Wow, was that a dramatic month or what! I quit my job, went to India for vacation, had a gala time in Goa/Gokarna and still managed to read about 6 books. I am back in Seattle now. The annoying thing about traveling is, once you start it, it is hard to stop. Now I am itching to travel in the US, but alas, it is expensive. :( You can see how the automobile/aviation industry has altered the course of travel in the US by how expensive and time-consuming it is to travel from Seattle to Portland, if you do not posses a car or are traveling by air. Anyone “backpacking” in the US will definitely feel like a 5-star tourist in Asia and elsewhere. I guess, I would have to make do with exploring Seattle!
Here are the book reviews:
When I met Udhay Shankar in Bangalore, he was cleaning out his book shelves to make way for new books and I scored this book and the First book of Mazlan. Orion is a pretty interesting story of science-fiction/mythology/fantasy. It tells the story of God-like beings who have evolved from men over several centuries and their attempt to control their “destiny” by meddling in the evolution of humanity. It sounds complicated, but it is all explained very engrossingly well (with a romantic side-story to the boot).
Midnight Tides: First book of Mazlan
Every page of this book reminds me of Dune and Call of the Cthulu mainly for the flowery, fawning prose used to describe the protagonists. If you really love fantasy, you might like this book, but it is not for the mildly curious.
Making things happen
I am an avid reader of Scott Berkun’s blog, but never read any of his books till recently. Making Things Happen is the newer edition of The Art of Project Management. It does not matter if you are freelancing, or work in a start-up or a big company, every word that Scott mentions is worth thinking about how to translate to your day to day work. What I love about his writing is he attempts to write without bias, and indicates bias when he does think there is one (and not to mention the solid work of references and footnotes). I wish all writers wrote in this manner. My only complaint is, some of the “failures” he cites from his experience did not seem like failures to me (maybe they do to someone else in a similar position). This book makes me think Scott Berkun must be quarter vulcan :)
I was given this book by Matt May (and I had him sign it in Arabic :) It is a very short book, that you can quite possibly read within a hour or so. The trouble with technical books, such as this one, is that by the time it gets published, it goes out of date. The authors have tried to mitigate it somewhat, but unfortunately, web standards are in a constant state of flux.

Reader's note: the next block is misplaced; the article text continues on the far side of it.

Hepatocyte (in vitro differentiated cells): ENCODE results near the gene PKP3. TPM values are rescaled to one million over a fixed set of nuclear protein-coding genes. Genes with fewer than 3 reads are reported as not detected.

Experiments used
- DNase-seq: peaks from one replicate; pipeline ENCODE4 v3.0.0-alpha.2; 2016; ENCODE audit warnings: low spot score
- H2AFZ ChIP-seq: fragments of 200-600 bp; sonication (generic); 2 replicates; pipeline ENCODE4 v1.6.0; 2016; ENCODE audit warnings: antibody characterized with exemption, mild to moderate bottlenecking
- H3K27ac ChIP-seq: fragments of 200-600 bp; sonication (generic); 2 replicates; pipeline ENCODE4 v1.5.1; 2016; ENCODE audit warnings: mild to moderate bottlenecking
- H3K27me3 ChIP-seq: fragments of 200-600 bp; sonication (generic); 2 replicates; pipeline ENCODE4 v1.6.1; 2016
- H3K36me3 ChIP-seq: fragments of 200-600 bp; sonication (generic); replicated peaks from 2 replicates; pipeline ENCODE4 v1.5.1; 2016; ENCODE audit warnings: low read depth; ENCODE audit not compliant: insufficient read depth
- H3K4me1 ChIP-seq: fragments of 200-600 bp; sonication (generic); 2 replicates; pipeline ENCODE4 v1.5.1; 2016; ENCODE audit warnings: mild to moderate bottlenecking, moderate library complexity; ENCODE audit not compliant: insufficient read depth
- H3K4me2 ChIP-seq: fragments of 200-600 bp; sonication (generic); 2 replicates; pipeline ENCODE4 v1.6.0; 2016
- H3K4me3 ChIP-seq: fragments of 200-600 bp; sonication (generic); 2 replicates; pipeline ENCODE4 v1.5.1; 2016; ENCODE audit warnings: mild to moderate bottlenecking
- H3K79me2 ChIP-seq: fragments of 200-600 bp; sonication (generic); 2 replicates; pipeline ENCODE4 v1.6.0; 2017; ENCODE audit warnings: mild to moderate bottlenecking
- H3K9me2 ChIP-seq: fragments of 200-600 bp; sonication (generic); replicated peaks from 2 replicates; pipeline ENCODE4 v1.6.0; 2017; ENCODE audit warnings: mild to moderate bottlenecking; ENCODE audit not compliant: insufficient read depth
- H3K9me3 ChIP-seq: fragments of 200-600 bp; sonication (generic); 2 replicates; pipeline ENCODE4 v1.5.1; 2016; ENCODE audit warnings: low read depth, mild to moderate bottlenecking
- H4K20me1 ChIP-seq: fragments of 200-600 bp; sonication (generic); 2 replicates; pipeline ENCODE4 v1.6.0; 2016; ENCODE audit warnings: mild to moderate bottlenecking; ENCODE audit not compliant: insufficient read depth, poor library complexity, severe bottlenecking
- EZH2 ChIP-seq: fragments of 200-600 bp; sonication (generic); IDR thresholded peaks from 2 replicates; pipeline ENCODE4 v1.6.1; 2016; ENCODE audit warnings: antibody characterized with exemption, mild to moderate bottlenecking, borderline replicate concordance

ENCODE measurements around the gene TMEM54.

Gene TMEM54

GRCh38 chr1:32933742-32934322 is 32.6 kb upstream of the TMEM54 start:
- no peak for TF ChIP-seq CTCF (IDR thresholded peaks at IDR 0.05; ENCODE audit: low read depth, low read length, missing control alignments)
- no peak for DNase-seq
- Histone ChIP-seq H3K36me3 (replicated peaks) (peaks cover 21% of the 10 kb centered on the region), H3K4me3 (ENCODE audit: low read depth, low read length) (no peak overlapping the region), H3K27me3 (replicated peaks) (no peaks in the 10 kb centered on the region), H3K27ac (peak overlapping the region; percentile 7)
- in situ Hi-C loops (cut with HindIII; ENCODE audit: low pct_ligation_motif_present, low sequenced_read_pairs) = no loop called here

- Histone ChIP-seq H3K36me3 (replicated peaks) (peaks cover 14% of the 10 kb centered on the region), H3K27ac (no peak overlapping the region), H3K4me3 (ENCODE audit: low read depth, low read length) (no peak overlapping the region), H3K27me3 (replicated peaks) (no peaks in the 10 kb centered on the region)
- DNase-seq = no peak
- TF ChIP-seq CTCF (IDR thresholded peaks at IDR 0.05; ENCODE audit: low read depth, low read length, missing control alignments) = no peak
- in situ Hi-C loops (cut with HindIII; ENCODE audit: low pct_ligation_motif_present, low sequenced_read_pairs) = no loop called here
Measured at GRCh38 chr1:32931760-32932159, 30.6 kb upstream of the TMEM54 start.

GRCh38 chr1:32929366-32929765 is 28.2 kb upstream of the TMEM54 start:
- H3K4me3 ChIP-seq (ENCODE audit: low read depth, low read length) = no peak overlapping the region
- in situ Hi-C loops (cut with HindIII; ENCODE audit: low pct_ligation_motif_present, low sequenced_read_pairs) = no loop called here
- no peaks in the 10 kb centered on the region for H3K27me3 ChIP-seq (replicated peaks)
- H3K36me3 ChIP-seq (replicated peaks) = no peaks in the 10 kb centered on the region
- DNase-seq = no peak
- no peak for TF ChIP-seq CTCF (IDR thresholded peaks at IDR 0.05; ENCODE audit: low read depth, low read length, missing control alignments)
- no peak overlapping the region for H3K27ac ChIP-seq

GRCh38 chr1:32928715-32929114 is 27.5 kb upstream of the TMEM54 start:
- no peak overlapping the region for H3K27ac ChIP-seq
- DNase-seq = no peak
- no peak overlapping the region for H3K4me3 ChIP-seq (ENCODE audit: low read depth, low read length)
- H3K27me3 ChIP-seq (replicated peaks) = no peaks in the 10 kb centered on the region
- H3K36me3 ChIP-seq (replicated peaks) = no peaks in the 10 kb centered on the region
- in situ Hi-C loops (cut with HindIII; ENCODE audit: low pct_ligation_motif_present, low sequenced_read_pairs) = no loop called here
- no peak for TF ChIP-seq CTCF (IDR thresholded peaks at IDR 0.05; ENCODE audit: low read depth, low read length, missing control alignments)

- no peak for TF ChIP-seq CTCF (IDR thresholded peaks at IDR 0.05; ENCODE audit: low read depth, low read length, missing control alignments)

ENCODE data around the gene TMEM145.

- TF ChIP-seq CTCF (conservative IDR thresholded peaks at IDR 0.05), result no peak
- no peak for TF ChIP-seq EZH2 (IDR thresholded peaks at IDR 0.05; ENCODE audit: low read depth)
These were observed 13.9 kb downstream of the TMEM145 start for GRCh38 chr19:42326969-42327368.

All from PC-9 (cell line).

All the examples use the XHTML Strict doctype, though I would have appreciated if a rationale was given why they went with it. This slim book, also has code examples that are two pages long, which are best shared online than on paper (and probably could have been used to explain ARIA more?). I also think, a book about Universal Design, could also have covered a bit on RDFa or Microdata.
This is a good book for anyone who has this question “WTF is Accessibility?”, but I do not think it addresses anything beyond that. I wish it did though.
Ruskin Bond’s Book of Humour
It is a collection of essays and articles by Ruskin Bond about his life in Landour. Some of these are outrageous (like when he describes seducing a teenage girl) but somehow it all sounds normal when he describes them. There is, as always, an underlying thread of melancholy for times that have gone by. This book is a good read on a lazy sunday afternoon, when your thoughts turn towards the good times you had as a school-going kid.
The Story of Our Food
This is a very thin book, and I should warn you that the book is literally what the title says - a story. The book feels like one of those stories your annoying grandpa has the habit of narrating just when you have something important to work on (and you feel guilty for not listening). It has some interesting insights about how the staple food of India came about, but unfortunately there are no footnotes or references for any of the statements he makes. Thankfully, there is a set of 10 reference books at the end which should likely throw more light on the history of Indian cooking.